Bad news: 43% of login attempts 'malicious' Good news: Er, umm...

credentials and passwordsThe Register in the UK reported: "An extraordinary 43 per cent of all attempted online account logins are malicious, Akamai claims in its latest internet security report.

"Credential abuse" is an increasingly popular line of attack, thanks in large part to the readily availability of huge user password databases that has been stolen and are sold online.

Akamai identifies two main types of such attacks: "bursty, high-speed login attempts" to break into people's accounts, and "low and slow attempts to avoid apprehension by spreading login tries across longer time periods," again to gain unauthorized access to profiles and systems.

The web hosting giant even reckons it may be underestimating the problem because it only gathered data from websites that use an email address as a username, which included no less than six billion login attempts over two months. Banks typically require you to select a username rather than an email and are often the most persistent focus of attackers attention, for obvious reasons, so are likely missing from this dataset.

In addition to detailing credential abuse, Akamai's quarterly State of the Net report, out this week, identifies mobile devices, the internet of things, and APIs as the biggest, and somewhat bleeding obvious, new threats to online security.

API attacks more than doubled in the last quarter, we're told. Akamai has also noticed a new trend in miscreants breaking into systems in order to use their computing power for activities including mining cryptocurrencies, rather than simply stealing information.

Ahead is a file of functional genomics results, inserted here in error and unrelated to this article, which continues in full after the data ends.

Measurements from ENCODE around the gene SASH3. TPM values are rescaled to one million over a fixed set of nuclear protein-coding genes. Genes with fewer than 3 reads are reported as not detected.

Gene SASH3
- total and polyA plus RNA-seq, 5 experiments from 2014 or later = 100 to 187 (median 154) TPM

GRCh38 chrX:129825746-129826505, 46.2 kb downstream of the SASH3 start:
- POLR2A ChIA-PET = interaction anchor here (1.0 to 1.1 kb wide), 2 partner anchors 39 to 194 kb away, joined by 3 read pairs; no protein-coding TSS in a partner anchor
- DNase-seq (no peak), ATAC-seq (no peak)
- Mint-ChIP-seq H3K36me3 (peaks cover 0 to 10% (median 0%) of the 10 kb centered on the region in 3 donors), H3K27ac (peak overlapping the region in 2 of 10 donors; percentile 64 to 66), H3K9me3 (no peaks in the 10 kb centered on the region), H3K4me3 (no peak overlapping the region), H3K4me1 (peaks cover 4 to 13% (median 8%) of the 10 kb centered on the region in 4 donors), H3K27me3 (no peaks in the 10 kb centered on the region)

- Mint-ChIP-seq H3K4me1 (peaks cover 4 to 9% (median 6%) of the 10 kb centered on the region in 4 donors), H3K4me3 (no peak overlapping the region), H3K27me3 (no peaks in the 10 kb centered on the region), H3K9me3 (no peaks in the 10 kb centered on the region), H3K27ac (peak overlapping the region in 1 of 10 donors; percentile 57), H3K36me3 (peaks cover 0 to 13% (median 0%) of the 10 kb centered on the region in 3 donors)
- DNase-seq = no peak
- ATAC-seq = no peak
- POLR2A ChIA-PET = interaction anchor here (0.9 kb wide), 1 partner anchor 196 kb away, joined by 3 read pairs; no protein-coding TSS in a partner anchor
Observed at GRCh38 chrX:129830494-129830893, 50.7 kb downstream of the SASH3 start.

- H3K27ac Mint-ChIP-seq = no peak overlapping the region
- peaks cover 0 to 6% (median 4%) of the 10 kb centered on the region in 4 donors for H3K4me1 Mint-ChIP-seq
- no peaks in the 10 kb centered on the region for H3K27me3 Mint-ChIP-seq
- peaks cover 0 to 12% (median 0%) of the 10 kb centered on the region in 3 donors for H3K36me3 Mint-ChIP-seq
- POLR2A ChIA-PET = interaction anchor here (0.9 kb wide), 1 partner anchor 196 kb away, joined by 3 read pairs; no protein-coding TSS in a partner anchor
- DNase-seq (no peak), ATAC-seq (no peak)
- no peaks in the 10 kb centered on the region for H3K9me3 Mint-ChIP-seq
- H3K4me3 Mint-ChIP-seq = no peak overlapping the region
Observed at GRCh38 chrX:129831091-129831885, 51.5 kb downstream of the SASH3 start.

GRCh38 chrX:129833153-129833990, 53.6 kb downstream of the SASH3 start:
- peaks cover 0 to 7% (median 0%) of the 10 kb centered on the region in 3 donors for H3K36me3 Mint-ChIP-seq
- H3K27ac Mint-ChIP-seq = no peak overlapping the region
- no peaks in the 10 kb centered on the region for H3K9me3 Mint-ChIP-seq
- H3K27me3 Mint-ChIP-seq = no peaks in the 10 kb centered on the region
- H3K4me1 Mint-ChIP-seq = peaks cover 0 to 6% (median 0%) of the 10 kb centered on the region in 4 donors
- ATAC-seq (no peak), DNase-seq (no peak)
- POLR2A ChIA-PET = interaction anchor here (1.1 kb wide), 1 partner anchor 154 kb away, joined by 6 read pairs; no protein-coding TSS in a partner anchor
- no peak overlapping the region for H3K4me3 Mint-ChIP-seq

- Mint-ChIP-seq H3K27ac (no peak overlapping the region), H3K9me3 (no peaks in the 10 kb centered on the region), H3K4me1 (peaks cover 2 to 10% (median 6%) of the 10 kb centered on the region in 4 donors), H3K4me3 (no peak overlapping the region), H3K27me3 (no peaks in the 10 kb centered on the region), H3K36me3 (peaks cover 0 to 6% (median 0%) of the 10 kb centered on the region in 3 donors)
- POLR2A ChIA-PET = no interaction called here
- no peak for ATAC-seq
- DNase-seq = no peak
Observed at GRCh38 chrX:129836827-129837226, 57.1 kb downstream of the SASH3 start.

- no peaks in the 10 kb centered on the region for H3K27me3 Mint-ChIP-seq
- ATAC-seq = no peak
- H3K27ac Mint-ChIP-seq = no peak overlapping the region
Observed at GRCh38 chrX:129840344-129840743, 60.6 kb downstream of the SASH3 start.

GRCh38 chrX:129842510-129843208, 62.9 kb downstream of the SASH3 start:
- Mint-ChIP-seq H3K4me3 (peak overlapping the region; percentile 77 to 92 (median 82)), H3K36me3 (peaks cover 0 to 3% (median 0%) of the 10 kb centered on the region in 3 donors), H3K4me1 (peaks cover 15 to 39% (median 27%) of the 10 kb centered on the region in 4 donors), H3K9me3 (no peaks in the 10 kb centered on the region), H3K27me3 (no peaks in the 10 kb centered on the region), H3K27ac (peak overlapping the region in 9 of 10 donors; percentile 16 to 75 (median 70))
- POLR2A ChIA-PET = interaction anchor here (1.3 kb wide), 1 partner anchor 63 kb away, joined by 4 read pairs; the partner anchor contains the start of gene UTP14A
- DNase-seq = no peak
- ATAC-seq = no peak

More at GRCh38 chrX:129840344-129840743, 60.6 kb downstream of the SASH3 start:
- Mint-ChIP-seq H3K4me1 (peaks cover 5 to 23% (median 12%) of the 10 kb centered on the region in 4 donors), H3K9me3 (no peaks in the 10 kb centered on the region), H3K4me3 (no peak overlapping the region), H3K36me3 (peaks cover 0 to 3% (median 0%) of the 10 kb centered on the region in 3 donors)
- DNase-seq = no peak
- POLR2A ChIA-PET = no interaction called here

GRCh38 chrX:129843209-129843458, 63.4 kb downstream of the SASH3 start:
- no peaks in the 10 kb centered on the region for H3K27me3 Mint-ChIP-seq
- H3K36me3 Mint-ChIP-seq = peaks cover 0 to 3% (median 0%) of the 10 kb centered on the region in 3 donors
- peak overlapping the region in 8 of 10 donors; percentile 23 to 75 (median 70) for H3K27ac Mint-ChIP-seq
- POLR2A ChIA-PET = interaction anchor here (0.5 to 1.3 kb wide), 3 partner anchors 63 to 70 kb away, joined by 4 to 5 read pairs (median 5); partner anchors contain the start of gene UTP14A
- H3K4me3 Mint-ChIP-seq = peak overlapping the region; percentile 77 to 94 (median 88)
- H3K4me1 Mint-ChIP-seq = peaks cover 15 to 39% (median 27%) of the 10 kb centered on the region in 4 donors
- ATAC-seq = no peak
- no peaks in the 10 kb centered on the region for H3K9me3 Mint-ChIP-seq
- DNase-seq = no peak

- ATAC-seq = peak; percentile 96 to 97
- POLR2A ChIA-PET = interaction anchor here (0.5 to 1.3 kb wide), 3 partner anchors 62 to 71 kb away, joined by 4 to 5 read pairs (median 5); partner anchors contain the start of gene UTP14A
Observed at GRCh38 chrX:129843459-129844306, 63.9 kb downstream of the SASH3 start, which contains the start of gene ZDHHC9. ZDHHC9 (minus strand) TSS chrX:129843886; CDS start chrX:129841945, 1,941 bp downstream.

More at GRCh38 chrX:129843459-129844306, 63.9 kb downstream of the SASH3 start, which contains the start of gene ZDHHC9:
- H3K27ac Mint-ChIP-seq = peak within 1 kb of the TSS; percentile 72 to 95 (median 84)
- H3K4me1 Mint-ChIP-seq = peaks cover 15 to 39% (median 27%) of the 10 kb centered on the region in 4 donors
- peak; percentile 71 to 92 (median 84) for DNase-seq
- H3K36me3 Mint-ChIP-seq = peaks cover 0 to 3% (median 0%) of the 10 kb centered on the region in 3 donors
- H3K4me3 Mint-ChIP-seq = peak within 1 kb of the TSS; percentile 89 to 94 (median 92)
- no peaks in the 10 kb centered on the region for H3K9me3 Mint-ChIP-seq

"We are seeing a new trend of enterprise systems being targeted, not only to steal their data, but to steal their computing resources, perhaps driven in part by the rise of cryptocurrencies and the potential value of mining resources," the report notes.

And now for the... oh well

As for the good news – there is no good news. Denial-of-service and web app attacks continue to increase as the number of vulnerabilities identified grows over time. Criminals continue to make the most from "long-standing, tried-and-true attack vectors," the report notes. That said, DDoS were down one per cent from the previous quarter so that's… good?

As to how to protect yourself or your company, the main advice is – hold on to your hats – to patch existing, known flaws.

"Many of today’s attacks still leverage well-known vulnerabilities - flaws that have been documented and patched, and can be prevented," the report stated, while banging its head on the table.

It goes on, slowly and clearly if the hope that people are actually listening, "efforts to cover the basics - secure coding practices, timely patching, proper device configuration, and prudent password management, would go a long way towards fortifying defenses."

How weak are *your* user’s passwords?

Are your user’s passwords…P@ssw0rd? Bad guys are constantly coming out with new ways to hack your network while evading detection.

Employees are the weakest link in network security, using weak passwords and falling for phishing and social engineering attacks.

Verizon's recent Data Breach Report showed that 81% of hacking-related breaches used either stolen and/or weak passwords. 

KnowBe4’s complimentary Weak Password Test (WPT) checks your Active Directory for several different types of weak password related threats.

WPT gives you a quick look at the effectiveness of your password policies and any fails so that you can take action. This tests against 10 types of weak password related threats for example; Weak, Duplicate, Empty, Never Expires, plus 6 more.

Here's how the Weak Password Test works:

checkmark Reports on the accounts that are affected

checkmark Tests against 10 types of weak password related threats

checkmark Does not show/report on the actual passwords of accounts

checkmark  Just download the install and run it  

checkmark  Results in a few minutes! 

This will take you 5 minutes and may give you some insights you never expected!

Requirements: Active Directory, Windows 7 or higher (32 or 64bit)

Get Started

Don't like to click on redirected buttons? Cut & Paste this link in your browser:

Grateful acknowledgement to The Register:

Topics: Passwords

Subscribe To Our Blog

Traditional Security Webinar Kevin Mitnick

Get the latest about social engineering

Subscribe to CyberheistNews